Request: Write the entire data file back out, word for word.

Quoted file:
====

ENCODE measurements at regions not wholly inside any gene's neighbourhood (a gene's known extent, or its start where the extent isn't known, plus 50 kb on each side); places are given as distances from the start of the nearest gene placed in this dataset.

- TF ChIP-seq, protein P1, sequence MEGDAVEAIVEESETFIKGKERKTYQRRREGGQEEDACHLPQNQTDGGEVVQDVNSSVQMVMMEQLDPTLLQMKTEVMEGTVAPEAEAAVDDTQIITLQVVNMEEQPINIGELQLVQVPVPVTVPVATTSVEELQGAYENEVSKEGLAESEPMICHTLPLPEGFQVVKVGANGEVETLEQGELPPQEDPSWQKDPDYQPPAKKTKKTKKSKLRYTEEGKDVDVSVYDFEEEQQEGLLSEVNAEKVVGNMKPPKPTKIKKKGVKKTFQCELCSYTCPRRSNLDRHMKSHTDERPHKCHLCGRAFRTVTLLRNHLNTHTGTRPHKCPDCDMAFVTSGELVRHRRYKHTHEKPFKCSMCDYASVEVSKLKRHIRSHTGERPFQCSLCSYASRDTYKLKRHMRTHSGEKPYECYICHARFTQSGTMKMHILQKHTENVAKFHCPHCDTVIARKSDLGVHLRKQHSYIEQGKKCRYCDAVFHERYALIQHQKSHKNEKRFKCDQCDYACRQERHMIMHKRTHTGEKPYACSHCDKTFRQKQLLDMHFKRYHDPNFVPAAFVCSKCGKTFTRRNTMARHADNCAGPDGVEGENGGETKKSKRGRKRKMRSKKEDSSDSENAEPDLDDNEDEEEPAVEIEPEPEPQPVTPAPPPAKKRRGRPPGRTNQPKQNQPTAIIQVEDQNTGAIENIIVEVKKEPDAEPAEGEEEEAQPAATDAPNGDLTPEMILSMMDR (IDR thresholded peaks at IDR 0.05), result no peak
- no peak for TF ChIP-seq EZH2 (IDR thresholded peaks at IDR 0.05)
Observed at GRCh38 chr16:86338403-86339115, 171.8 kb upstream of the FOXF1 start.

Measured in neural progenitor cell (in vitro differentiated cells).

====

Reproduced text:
ENCODE measurements at regions not wholly inside any gene's neighbourhood (a gene's known extent, or its start where the extent isn't known, plus 50 kb on each side); places are given as distances from the start of the nearest gene placed in this dataset.

- TF ChIP-seq, protein P1, sequence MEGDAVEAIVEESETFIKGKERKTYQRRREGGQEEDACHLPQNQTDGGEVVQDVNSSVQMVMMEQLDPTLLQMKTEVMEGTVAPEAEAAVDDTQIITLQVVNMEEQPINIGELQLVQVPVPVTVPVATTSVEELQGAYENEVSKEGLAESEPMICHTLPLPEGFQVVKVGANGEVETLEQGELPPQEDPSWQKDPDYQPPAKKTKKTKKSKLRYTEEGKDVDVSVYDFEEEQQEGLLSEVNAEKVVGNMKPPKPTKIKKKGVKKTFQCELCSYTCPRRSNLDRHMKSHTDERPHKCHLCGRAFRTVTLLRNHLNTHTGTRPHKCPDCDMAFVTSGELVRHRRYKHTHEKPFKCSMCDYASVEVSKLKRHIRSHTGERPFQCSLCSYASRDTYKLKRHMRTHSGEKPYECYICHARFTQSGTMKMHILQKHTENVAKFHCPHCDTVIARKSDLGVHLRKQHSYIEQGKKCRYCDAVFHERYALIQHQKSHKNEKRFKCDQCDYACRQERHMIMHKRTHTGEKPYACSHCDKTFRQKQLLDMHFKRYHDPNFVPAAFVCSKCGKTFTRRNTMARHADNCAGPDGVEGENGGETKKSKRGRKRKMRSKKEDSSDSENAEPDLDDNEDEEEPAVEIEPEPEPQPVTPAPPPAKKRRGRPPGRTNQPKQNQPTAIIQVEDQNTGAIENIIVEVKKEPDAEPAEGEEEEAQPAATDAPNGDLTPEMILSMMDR (IDR thresholded peaks at IDR 0.05), result no peak
- no peak for TF ChIP-seq EZH2 (IDR thresholded peaks at IDR 0.05)
Observed at GRCh38 chr16:86338403-86339115, 171.8 kb upstream of the FOXF1 start.

Measured in neural progenitor cell (in vitro differentiated cells).